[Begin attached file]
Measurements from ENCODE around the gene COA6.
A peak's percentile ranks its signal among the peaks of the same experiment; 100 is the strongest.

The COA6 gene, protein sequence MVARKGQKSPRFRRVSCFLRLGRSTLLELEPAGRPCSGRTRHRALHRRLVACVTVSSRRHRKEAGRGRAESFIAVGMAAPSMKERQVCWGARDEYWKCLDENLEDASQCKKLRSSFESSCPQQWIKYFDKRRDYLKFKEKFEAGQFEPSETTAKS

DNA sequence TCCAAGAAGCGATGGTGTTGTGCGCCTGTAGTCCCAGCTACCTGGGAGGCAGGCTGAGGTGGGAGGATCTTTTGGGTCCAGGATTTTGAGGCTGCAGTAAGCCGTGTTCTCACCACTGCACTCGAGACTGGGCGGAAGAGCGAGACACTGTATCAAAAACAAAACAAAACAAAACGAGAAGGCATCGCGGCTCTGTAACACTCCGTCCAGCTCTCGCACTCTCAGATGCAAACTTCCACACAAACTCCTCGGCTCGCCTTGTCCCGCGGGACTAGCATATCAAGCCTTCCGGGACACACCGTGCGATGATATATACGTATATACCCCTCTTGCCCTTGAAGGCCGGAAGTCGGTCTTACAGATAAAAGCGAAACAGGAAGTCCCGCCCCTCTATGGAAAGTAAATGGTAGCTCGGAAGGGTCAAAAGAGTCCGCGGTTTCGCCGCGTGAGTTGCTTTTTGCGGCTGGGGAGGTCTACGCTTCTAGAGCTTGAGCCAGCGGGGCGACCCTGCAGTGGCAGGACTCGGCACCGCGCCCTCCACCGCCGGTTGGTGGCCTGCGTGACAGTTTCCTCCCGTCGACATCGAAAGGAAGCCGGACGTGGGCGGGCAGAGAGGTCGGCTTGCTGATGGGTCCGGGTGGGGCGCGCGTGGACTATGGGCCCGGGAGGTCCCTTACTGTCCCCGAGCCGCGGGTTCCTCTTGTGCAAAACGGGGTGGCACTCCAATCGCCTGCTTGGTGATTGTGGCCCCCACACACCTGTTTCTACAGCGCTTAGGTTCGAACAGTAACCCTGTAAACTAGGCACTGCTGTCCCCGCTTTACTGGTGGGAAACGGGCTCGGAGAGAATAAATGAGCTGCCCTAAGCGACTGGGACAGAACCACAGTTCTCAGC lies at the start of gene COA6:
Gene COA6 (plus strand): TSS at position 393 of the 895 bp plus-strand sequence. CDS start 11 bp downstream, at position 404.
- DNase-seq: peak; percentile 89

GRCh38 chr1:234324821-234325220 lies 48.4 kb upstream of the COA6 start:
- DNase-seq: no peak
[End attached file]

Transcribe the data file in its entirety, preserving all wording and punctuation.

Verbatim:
Measurements from ENCODE around the gene COA6.
A peak's percentile ranks its signal among the peaks of the same experiment; 100 is the strongest.

The COA6 gene, protein sequence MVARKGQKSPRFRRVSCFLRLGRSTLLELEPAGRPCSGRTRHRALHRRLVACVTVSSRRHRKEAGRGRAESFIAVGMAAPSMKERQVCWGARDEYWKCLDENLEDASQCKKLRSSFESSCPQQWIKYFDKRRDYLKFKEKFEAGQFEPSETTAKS

DNA sequence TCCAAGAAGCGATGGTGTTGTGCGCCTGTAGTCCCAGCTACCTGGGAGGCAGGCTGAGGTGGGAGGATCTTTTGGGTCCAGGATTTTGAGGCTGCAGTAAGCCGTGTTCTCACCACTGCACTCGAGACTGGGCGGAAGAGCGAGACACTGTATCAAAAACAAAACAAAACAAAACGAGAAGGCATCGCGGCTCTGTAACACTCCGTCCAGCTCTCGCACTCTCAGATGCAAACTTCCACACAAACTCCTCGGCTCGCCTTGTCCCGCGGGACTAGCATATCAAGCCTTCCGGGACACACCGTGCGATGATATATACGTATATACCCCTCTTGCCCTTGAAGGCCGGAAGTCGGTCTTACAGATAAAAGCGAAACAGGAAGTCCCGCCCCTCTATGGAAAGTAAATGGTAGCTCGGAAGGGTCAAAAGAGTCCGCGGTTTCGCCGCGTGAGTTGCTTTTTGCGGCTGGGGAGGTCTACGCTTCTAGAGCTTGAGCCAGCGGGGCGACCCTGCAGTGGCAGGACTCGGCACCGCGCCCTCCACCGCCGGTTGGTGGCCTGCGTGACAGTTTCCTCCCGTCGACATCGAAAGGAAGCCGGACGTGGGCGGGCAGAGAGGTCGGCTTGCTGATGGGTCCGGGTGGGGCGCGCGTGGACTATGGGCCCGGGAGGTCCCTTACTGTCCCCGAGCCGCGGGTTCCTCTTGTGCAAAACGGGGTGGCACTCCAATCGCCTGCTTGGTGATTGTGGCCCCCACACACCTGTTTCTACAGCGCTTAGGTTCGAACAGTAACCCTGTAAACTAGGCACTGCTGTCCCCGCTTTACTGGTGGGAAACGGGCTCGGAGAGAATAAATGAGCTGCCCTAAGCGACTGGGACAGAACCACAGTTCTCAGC lies at the start of gene COA6:
Gene COA6 (plus strand): TSS at position 393 of the 895 bp plus-strand sequence. CDS start 11 bp downstream, at position 404.
- DNase-seq: peak; percentile 89

GRCh38 chr1:234324821-234325220 lies 48.4 kb upstream of the COA6 start:
- DNase-seq: no peak